Abusing bang methods in Ruby for fun and profit

Ruby has a quasi-convention of taking a method, slightly modifying its behavior, and denoting it with a trailing exclaimation mark, e.g. #select becomes #select!. Sometimes these methods raise an error, modify the receiver in place, or return nil on no-op, or do some combination of these, or something else entirely. Such methods are collectively referred to as “bang” methods, and there’s no hard-and-fast rule for what makes them special—just that they are “more dangerous” than their non-bang counterparts.

Today I’d like to write about bang methods that modify their receivers in place and return nil on no-op, and how you can improve performance in Ruby applications by (ab)using them to reduce object churn in hot paths.

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Whole-home audio redux with Amazon and Google

Image courtesy of Monoprice

Hey, it was 2002, and it worked.

I’ve been experimenting with whole-home audio since college. I bought a 100′ stereo cable and ran it from my roommate’s bedroom all the way down to the front room so we could have music playing on both floors of our four-person townhome. I remember price-shopping multi-zone amplifiers when I didn’t have two nickels to rub together. It seemed the height of luxury to be able to listen to the same song no matter where you were in the house.

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Session-only cookie corruption in Ruby web apps

Rack and Rails have a cookie monster.

Browsers place limits on the number and size of cookies present for a domain or in a response. If you exceed these limits, Bad Things can happen. Rack and Rails try to prevent this in the obvious cases, but this post describes what they get wrong in their current implementations. We’ll also review the potential impact of—and how you can mitigate—this type of issue in your Ruby web apps.

This information is most relevant for web apps that transmit session cookies that contain the encoded contents of the entire session hash—not just the session ID. In other words, a cookie-only session. For example, Rack::Session::Cookie with Marshal or JSON, Rails’ default ActionDispatch::Session::CookieStore, or an implementation of JWT (JSON Web Tokens) that uses a cookie (instead of a dedicated response header) as its transport. The security risks are greatest when cookie-only sessions meet the cookie-truncation behavior of older browsers (and can be compounded when the sessions contain arbitrarily-large data, such as flash messages).

TL;DR: If your Ruby web apps use cookie-only sessions, consider adding Rack::Protection::MaximumCookie to their middleware stacks.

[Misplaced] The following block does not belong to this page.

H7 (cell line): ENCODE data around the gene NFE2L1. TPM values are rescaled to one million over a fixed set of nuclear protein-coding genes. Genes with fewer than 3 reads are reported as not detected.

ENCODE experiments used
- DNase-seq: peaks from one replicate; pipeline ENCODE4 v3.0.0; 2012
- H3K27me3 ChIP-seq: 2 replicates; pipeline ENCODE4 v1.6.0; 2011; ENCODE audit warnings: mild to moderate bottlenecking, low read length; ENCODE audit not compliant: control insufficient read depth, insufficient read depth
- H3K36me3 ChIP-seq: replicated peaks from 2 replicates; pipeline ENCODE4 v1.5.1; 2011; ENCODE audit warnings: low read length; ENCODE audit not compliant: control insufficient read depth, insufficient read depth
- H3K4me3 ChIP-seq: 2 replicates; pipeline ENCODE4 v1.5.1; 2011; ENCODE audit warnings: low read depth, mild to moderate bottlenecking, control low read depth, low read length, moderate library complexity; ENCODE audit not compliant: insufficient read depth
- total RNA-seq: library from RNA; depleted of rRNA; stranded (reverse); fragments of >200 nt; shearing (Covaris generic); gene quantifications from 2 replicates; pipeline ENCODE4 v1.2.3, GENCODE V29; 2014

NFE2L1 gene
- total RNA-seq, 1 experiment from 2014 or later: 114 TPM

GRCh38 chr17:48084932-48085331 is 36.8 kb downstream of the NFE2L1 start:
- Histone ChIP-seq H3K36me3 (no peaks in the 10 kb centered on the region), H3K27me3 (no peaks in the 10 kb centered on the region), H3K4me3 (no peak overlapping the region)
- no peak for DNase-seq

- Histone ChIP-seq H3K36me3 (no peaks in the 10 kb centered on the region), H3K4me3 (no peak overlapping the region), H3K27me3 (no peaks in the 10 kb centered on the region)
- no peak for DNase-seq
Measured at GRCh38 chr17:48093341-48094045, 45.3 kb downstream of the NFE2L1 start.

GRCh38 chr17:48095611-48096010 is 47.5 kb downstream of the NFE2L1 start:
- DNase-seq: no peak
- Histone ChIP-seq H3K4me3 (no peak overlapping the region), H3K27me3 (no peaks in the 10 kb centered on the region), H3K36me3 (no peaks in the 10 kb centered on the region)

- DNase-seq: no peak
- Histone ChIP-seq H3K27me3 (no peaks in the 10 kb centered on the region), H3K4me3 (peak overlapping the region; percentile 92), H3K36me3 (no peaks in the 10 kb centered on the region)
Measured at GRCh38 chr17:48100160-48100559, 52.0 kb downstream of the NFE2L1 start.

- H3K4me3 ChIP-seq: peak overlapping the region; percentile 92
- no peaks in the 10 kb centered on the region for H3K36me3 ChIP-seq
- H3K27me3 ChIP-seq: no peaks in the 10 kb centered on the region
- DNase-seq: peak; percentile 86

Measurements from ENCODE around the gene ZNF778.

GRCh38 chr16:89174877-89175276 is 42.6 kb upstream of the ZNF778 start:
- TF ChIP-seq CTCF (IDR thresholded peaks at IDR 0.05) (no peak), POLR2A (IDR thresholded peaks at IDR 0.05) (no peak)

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How fanriff.com works, Part I

I thought I’d write about how fanriff.com serves its Ember.js index from its Sinatra.rb API, and how web clients interacts with the back-end once the application is loaded. It started to run a little long so I’ve broken it up into parts. This first chapter will cover some background information on Ember, the fanriff.com web architecture, and how we deploy our Ember index to our stack.

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Torii for Ember.js Lightning Talk

The slides for my recent Torii for Ember.js Lightning Talk (it ran a little long, so it was more of a “thunder” talk) are now available to download. They closely follow my post about Ember.js and Torii from September, and indeed the slides link to that post for the code walkthrough. Please let me know in the comments if you have any questions, and of course I’m available to chat in the EmberJS Community Slack team as @mwpmaybe (invite yourself here if you’re not already signed up).

I think there’s a video of my talk, but I understand the quality is not that great. I’ll post it here as soon as possible, assuming it’s not too bad.

Rack::Deflater in Sinatra

“Can I use Rack::Deflater in my Sinatra application?” Yes, absolutely. It’s a piece of Rack middleware and therefore super easy to use:

use Rack::Deflater

Furthermore, the RubyDoc for Rack::Deflater gives a cool little example of how to conditionally enable Rack::Deflater based on the size of the response body:

use Rack::Deflater, :if => lambda {
  |env, status, headers, body| body.length > 512

Unfortunately, this doesn’t work in Sinatra, or at least not on Sinatra 1.4.6, Rack 1.6.4, and Ruby 2.2.3. Why? Well, body is (for some reason) an array, so its length is probably zero (nil body) or one. It also occurs to me that we care more about the byte size of the body than its string length; if you think a 513-byte response is worth compressing, 512 characters encoded in UTF-32 (2,048 bytes) certainly is!

Here’s a modified (and code-golfed) version of the above snippet for Sinatra:

use Rack::Deflater, :if => lambda {
  |*, body| body.map(&:bytesize).reduce(0, :+) > 512

Happy deflating!

Easy login sessions with Ember.js and Torii

This is an easy and simple session lifecycle solution pattern for Ember.js 1.13/2.0 using Torii 0.6.0 that I’d like to share. Ember is a framework for building single-page web applications (SPAs) in JavaScript and HTMLBars. Torii abstracts authentication (authn) and authorization (authz) services in Ember and gives you powerful hooks into authn providers (social media login, e.g. Facebook or Twitter, or your company’s internal directory service) and customizable authz adapters (i.e. your application’s backend). It can inject the session object returned by your API into routes and controllers, and protect routes that require authorization.

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